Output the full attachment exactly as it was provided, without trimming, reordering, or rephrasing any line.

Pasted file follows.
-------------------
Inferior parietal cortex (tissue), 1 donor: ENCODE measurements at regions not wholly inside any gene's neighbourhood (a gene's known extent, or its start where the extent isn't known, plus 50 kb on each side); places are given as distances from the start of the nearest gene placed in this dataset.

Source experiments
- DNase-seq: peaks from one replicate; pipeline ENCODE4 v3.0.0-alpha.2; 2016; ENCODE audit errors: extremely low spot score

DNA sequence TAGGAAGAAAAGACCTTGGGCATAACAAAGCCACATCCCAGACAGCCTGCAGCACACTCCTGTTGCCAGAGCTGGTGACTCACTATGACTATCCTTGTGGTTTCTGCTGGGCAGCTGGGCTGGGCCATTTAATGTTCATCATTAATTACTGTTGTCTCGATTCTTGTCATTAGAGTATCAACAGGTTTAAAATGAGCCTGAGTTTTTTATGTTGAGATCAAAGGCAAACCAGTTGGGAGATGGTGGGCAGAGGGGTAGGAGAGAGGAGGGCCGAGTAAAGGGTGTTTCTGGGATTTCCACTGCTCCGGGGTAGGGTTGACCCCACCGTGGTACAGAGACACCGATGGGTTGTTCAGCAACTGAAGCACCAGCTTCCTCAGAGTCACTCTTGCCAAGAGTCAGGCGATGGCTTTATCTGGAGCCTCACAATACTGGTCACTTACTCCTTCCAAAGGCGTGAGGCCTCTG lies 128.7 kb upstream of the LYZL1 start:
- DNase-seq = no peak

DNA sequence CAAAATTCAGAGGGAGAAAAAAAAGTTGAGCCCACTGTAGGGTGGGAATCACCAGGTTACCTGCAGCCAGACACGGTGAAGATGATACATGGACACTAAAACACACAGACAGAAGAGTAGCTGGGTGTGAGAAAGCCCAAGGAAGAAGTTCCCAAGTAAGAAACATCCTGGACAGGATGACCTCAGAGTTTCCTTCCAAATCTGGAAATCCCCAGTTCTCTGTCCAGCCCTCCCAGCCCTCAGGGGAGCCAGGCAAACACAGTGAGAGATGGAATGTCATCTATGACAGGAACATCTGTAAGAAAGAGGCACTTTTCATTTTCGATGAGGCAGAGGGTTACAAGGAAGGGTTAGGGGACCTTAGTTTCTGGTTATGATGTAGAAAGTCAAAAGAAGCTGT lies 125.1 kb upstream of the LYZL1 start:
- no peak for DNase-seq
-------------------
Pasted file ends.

Inferior parietal cortex (tissue), 1 donor: ENCODE measurements at regions not wholly inside any gene's neighbourhood (a gene's known extent, or its start where the extent isn't known, plus 50 kb on each side); places are given as distances from the start of the nearest gene placed in this dataset.

Source experiments
- DNase-seq: peaks from one replicate; pipeline ENCODE4 v3.0.0-alpha.2; 2016; ENCODE audit errors: extremely low spot score

DNA sequence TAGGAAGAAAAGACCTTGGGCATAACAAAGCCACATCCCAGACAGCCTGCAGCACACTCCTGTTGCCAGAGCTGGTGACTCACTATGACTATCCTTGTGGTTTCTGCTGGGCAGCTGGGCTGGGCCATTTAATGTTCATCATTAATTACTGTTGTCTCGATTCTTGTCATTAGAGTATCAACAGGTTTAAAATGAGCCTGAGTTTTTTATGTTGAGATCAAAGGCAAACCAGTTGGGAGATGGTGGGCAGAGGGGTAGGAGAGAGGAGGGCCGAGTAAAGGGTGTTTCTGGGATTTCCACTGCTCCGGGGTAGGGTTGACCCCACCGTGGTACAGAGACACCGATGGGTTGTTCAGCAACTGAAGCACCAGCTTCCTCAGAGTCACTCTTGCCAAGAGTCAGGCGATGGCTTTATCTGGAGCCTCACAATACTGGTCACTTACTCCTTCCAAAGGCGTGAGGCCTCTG lies 128.7 kb upstream of the LYZL1 start:
- DNase-seq = no peak

DNA sequence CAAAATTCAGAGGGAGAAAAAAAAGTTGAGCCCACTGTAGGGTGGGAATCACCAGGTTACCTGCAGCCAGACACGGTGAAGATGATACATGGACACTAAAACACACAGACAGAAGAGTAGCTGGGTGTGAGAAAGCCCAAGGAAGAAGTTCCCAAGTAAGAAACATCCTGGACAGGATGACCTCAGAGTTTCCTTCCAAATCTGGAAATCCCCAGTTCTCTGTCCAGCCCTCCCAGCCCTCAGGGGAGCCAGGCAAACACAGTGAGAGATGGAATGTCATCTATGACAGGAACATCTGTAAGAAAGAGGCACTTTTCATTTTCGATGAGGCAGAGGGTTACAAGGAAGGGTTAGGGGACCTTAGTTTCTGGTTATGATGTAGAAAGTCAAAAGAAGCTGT lies 125.1 kb upstream of the LYZL1 start:
- no peak for DNase-seq